It is important for manufacturers to assess post-market information in their legacy device systems, as this will allow the company to focus its attention on the most vulnerable areas of the device.[76] However, it can be difficult for companies to assess post market information in any meaningful way due to the sheer amount of information collected amongst their devices.[77] Thus, the FDA recommends that manufacturers employ the common vulnerability scoring system for scoring various vulnerabilities.[78] The framework consists of three data points: 1) base score; 2) temporal score; and 3) environmental score.[79]

In order to derive a score using the system, a medical device would first receive a base score using the metrics listed in Table 1 below.[80] Then, an evaluator would assign appropriate values for temporal and environmental factors.[81] After assigning values to all applicable metrics located in Table 1, the evaluator produces a complex vector, which in turn, results in the final score.[82]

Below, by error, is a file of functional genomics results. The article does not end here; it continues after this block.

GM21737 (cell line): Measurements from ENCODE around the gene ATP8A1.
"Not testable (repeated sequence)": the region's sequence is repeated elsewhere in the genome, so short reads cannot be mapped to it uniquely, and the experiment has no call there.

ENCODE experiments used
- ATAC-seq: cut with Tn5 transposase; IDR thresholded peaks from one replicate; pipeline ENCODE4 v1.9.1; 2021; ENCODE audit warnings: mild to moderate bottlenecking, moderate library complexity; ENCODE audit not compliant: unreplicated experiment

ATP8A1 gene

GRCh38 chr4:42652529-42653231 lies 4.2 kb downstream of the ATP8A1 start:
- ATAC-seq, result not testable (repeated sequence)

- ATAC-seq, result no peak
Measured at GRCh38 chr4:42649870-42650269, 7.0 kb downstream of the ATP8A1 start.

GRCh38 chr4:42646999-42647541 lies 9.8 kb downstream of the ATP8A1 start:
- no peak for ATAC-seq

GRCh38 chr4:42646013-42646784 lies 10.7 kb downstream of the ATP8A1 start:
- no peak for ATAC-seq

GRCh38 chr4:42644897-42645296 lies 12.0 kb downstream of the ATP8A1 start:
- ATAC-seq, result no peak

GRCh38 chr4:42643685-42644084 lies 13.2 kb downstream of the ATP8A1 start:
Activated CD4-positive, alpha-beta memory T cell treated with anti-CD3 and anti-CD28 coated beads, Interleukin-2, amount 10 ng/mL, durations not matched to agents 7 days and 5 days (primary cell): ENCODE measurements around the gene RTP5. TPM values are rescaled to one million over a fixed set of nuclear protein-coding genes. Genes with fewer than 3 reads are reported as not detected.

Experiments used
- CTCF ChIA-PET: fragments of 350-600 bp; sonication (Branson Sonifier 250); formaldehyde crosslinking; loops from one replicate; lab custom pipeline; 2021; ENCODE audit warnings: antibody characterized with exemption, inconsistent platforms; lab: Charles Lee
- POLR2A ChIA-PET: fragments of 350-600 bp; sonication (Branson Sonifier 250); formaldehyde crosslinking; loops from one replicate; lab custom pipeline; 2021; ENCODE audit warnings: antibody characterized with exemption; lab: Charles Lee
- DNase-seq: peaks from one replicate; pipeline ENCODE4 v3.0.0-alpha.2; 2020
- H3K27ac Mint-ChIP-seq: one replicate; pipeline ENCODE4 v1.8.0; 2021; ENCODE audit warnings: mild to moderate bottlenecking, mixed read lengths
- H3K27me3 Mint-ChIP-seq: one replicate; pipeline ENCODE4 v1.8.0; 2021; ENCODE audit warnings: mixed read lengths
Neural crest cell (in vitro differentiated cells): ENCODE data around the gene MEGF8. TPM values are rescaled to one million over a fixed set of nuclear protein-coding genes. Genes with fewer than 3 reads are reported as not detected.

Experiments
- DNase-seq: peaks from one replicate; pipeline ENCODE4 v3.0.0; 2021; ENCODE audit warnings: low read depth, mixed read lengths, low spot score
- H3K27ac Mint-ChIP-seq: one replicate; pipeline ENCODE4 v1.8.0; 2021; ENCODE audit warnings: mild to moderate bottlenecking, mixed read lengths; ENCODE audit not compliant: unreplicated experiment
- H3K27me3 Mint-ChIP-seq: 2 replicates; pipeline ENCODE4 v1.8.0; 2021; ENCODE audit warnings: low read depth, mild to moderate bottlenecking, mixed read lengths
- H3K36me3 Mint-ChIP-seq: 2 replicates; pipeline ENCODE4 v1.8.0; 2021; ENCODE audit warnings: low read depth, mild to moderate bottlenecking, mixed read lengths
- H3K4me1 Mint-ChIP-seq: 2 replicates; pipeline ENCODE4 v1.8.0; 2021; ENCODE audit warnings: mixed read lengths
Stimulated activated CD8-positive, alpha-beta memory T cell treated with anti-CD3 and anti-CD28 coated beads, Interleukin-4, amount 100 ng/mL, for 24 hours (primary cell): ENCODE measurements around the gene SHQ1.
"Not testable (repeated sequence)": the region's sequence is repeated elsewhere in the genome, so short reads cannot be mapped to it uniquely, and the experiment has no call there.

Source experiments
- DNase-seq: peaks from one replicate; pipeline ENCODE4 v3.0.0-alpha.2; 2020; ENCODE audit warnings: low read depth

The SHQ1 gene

The base group represents the vulnerabilities in the device, no matter the time or environment.[83] This group is further broken down into two subparts – exploitability metrics and impact metrics.[84] Exploitability metrics explore the ease and technical means required to exploit a vulnerability in the device, looking specifically at the characteristics inherent to the device that create the vulnerability.[85] Impact metrics explore the direct consequences of any inherent vulnerability.[86]

The temporal group accounts for the capacity for vulnerability to change across time.[87] Essentially, this category measures the state of the exposed vulnerability and if an existing patch could remedy the issue.[88]